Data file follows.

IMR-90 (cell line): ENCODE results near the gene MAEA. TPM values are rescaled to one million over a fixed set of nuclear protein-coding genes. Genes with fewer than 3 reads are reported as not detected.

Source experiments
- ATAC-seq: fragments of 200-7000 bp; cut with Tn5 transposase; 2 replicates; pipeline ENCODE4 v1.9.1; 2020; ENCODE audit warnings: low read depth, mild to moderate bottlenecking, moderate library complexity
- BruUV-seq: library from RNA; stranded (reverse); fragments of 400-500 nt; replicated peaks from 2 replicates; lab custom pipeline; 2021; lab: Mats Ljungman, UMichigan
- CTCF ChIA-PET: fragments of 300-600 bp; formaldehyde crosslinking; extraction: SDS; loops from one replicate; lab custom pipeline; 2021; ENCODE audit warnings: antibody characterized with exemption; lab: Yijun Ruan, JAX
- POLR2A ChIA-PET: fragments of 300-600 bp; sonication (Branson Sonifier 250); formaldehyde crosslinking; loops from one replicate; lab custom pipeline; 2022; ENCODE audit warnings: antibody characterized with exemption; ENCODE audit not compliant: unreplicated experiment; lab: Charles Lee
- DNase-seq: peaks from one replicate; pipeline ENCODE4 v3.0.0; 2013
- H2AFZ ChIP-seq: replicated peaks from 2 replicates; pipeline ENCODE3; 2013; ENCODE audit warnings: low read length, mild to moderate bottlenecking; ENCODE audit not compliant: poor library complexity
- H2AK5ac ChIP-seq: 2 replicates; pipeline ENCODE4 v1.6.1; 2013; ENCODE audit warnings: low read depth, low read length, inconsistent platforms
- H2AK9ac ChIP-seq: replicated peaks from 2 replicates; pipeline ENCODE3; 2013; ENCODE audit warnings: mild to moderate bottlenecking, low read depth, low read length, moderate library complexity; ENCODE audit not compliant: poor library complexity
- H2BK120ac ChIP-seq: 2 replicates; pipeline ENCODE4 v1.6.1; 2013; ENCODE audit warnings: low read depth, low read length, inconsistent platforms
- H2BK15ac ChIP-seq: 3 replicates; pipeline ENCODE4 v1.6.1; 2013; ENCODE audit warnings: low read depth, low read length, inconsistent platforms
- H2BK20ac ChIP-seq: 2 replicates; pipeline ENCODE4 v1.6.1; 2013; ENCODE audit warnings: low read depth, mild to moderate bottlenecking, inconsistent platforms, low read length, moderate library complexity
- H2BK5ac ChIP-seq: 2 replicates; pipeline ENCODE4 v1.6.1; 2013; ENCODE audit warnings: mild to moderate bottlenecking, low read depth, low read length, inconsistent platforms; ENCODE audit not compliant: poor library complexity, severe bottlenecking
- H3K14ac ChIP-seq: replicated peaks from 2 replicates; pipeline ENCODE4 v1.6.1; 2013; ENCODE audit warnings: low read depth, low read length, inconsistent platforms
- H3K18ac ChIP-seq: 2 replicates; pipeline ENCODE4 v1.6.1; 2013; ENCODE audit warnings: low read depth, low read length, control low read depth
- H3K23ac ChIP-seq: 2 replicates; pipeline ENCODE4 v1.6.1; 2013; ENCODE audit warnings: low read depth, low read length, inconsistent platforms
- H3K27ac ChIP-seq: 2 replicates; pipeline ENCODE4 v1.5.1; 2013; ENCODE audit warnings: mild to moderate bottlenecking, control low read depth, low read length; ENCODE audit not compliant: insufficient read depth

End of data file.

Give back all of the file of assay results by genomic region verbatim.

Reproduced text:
IMR-90 (cell line): ENCODE results near the gene MAEA. TPM values are rescaled to one million over a fixed set of nuclear protein-coding genes. Genes with fewer than 3 reads are reported as not detected.

Source experiments
- ATAC-seq: fragments of 200-7000 bp; cut with Tn5 transposase; 2 replicates; pipeline ENCODE4 v1.9.1; 2020; ENCODE audit warnings: low read depth, mild to moderate bottlenecking, moderate library complexity
- BruUV-seq: library from RNA; stranded (reverse); fragments of 400-500 nt; replicated peaks from 2 replicates; lab custom pipeline; 2021; lab: Mats Ljungman, UMichigan
- CTCF ChIA-PET: fragments of 300-600 bp; formaldehyde crosslinking; extraction: SDS; loops from one replicate; lab custom pipeline; 2021; ENCODE audit warnings: antibody characterized with exemption; lab: Yijun Ruan, JAX
- POLR2A ChIA-PET: fragments of 300-600 bp; sonication (Branson Sonifier 250); formaldehyde crosslinking; loops from one replicate; lab custom pipeline; 2022; ENCODE audit warnings: antibody characterized with exemption; ENCODE audit not compliant: unreplicated experiment; lab: Charles Lee
- DNase-seq: peaks from one replicate; pipeline ENCODE4 v3.0.0; 2013
- H2AFZ ChIP-seq: replicated peaks from 2 replicates; pipeline ENCODE3; 2013; ENCODE audit warnings: low read length, mild to moderate bottlenecking; ENCODE audit not compliant: poor library complexity
- H2AK5ac ChIP-seq: 2 replicates; pipeline ENCODE4 v1.6.1; 2013; ENCODE audit warnings: low read depth, low read length, inconsistent platforms
- H2AK9ac ChIP-seq: replicated peaks from 2 replicates; pipeline ENCODE3; 2013; ENCODE audit warnings: mild to moderate bottlenecking, low read depth, low read length, moderate library complexity; ENCODE audit not compliant: poor library complexity
- H2BK120ac ChIP-seq: 2 replicates; pipeline ENCODE4 v1.6.1; 2013; ENCODE audit warnings: low read depth, low read length, inconsistent platforms
- H2BK15ac ChIP-seq: 3 replicates; pipeline ENCODE4 v1.6.1; 2013; ENCODE audit warnings: low read depth, low read length, inconsistent platforms
- H2BK20ac ChIP-seq: 2 replicates; pipeline ENCODE4 v1.6.1; 2013; ENCODE audit warnings: low read depth, mild to moderate bottlenecking, inconsistent platforms, low read length, moderate library complexity
- H2BK5ac ChIP-seq: 2 replicates; pipeline ENCODE4 v1.6.1; 2013; ENCODE audit warnings: mild to moderate bottlenecking, low read depth, low read length, inconsistent platforms; ENCODE audit not compliant: poor library complexity, severe bottlenecking
- H3K14ac ChIP-seq: replicated peaks from 2 replicates; pipeline ENCODE4 v1.6.1; 2013; ENCODE audit warnings: low read depth, low read length, inconsistent platforms
- H3K18ac ChIP-seq: 2 replicates; pipeline ENCODE4 v1.6.1; 2013; ENCODE audit warnings: low read depth, low read length, control low read depth
- H3K23ac ChIP-seq: 2 replicates; pipeline ENCODE4 v1.6.1; 2013; ENCODE audit warnings: low read depth, low read length, inconsistent platforms
- H3K27ac ChIP-seq: 2 replicates; pipeline ENCODE4 v1.5.1; 2013; ENCODE audit warnings: mild to moderate bottlenecking, control low read depth, low read length; ENCODE audit not compliant: insufficient read depth